Sf6 Gas Cylinder Sulfur Hexafluride 99.99%
|FOB Price:||US $5 / Piece|
|Min. Order:||1 Piece|
|Min. Order||FOB Price|
|1 Piece||US $5/ Piece|
|Payment Terms:||L/C, T/T|
- Model NO.: ISO40
- Structure: Gas - Liquid Damping Cylinder
- Standard: Standard
- Gas Cylinder Loading Medium: Liquid Gas: Lox/Lin/LNG/LPG/Lar
- Gas Cylinder Working Pressure: 150bar/200bar
- Transport Package: 40L X 150bar
- Material: Steel
- Power: Hydraulic
- Pressure Direction: Double-acting Cylinder
- Gas Cylinder Capacity: 1L-50L
- Trademark: SEF
- Origin: Shanghai
(1) Gas: SF6
(2) 0.5L -150L
(4) CE/TPED / GB / DOT
Sulfur hexafluoride (SF
6) is an inorganic, colorless, odorless, non-flammable, extremely potent greenhouse gas which is an excellent electrical insulator.  SF
6 has an octahedral geometry, consisting of six fluorine atoms attached to a central sulfur atom. It is a hypervalent molecule. Typical for a nonpolar gas, it is poorly soluble in water but soluble in nonpolar organic solvents. It is generally transported as a liquefied compressed gas. It has a density of 6.12 g/L at sea level conditions, which is considerably higher than the density of air (1.225 g/L).
A gas cylinder is a pressure vessel used to store gases at above atmospheric pressure. High pressure gas cylinders are also called bottles.
In the United States, "bottled gas" typically refers to liquefied petroleum gas. "Bottled gas" is sometimes used in medical supply, especially for portable oxygen tanks. Packaged industrial gases are frequently called "cylinder gas", though "bottled gas" is sometimes used.
The United Kingdom and other parts of Europe more commonly refer to "bottled gas" when discussing any usage whether industrial, medical or liquefied petroleum. However, in contrast, what the United States calls liquefied petroleum gas is known generically in the United Kingdom as "LPG"; And it may be ordered by using one of several trade names, or specifically as butane or propane depending on the required heat output.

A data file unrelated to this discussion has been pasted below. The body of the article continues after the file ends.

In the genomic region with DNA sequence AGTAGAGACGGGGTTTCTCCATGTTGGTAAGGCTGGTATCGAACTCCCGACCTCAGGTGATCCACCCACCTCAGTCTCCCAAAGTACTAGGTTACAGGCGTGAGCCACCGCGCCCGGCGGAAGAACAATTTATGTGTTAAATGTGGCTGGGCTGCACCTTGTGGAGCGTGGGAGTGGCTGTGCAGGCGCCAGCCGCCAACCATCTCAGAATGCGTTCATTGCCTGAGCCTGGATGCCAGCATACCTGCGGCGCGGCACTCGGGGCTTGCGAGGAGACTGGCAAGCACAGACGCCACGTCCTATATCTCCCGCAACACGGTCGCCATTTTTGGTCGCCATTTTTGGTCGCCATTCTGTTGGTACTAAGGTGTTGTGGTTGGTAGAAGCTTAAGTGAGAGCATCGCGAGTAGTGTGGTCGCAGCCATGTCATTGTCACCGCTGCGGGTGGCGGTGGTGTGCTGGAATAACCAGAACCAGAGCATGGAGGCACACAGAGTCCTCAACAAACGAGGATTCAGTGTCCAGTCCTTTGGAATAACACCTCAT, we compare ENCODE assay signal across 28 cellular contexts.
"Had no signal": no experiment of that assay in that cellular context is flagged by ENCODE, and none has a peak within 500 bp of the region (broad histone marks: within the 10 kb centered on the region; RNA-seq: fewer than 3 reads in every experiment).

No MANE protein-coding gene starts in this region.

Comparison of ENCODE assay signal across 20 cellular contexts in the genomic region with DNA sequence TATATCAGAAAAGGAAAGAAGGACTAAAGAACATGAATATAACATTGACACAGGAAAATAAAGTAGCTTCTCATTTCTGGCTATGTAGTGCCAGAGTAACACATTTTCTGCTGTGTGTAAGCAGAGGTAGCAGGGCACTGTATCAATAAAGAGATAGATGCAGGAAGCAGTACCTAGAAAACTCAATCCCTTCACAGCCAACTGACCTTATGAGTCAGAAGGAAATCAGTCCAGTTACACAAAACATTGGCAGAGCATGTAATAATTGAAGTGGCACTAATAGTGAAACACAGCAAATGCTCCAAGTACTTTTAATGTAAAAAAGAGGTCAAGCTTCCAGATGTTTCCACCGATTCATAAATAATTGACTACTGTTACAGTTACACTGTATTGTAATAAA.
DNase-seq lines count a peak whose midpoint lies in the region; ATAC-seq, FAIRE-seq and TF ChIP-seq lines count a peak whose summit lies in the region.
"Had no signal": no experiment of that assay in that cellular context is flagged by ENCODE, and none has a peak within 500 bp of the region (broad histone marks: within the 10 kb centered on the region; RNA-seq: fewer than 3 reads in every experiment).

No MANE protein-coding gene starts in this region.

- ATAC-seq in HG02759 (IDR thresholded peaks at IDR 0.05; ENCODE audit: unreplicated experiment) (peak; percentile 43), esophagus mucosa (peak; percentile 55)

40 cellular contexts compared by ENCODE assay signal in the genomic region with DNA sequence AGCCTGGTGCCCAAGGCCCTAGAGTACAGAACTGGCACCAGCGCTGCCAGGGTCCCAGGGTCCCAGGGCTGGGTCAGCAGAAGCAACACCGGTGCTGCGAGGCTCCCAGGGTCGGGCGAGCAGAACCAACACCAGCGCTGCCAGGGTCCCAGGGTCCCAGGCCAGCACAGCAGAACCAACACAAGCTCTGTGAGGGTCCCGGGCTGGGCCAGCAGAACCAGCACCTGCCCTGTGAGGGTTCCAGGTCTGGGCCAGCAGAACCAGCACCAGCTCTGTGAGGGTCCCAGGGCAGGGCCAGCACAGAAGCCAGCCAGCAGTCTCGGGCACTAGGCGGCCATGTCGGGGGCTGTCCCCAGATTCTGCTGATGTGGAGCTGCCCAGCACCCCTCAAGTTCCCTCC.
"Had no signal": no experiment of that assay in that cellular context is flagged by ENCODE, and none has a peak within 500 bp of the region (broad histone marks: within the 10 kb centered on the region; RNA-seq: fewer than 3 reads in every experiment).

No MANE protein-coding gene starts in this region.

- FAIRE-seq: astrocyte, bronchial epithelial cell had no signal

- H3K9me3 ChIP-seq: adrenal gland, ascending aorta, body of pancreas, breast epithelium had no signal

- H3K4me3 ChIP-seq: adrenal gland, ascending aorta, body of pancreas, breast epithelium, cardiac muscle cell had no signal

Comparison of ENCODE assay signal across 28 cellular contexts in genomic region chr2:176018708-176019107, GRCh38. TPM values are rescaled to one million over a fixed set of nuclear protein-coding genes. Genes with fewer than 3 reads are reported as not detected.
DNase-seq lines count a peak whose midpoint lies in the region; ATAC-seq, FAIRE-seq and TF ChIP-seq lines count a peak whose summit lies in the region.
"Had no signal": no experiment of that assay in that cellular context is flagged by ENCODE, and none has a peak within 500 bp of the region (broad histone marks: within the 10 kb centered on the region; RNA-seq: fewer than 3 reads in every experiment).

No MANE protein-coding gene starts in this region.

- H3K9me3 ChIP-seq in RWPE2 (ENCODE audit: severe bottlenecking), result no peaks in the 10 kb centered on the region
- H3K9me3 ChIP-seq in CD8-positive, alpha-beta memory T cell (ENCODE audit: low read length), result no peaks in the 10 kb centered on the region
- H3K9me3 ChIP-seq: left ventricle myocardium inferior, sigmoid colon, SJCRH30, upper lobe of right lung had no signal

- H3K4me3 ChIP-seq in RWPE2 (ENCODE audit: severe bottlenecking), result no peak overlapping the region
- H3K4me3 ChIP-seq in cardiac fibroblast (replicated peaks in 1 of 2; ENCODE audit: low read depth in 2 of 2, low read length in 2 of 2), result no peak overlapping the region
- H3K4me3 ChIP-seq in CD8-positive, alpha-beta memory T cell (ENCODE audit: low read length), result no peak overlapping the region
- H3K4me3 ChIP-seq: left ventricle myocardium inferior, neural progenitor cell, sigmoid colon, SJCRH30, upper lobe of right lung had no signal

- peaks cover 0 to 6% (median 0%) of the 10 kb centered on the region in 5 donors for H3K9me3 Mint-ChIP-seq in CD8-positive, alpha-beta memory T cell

Design codes and application standards along with the cost of materials dictated the choice of steel with no weldings for most gas cylinders, treated to be anti corrosive. There have been some newly developed lightweight gas cylinders from composite materials. Due to the very high tensile strength of carbon fiber, these vessels can be very light, but are much more difficult to manufacture
Regulations and cylinder testing
The transportation of high pressure cylinders is regulated by many governments throughout the world. Various levels of testing are generally required by the governing authority for the country in which it is to be transported. In the United States, this authority is the United States Department of Transportation Similarly in the UK, the European transport regulations (ADR) are implemented by the Department for Transport (DfT). For Canada, this authority is Transport Canada (TC). Cylinders may have additional requirements placed on design and or performance from independent testing agencies such as Underwriter's Laboratory (UL). Each manufacturer of high pressure cylinders is required to have an independent quality agent that will inspect the product for quality and safety.
Within the UK the "competent authority" _ the DfT _ implements the regulations and appointment of authorised cylinder testers is conducted by UKAS, who make recommendations to the VCA for approval of individual bodies.
There are a variety of tests that may be performed on various cylinders. Some of the most common types of tests are hydrostatic test, burst test, tensile strength, Charpy impact test and pressure cycling.
During the manufacturing process, vital information is usually stamped or permanently marked on the cylinder. This information usually includes the type of cylinder, the working or service pressure, the serial number, date of manufacture, the manufacture's registered code and sometimes the test pressure. Other information may also be stamped depending on the regulation requirements.
Safety and standards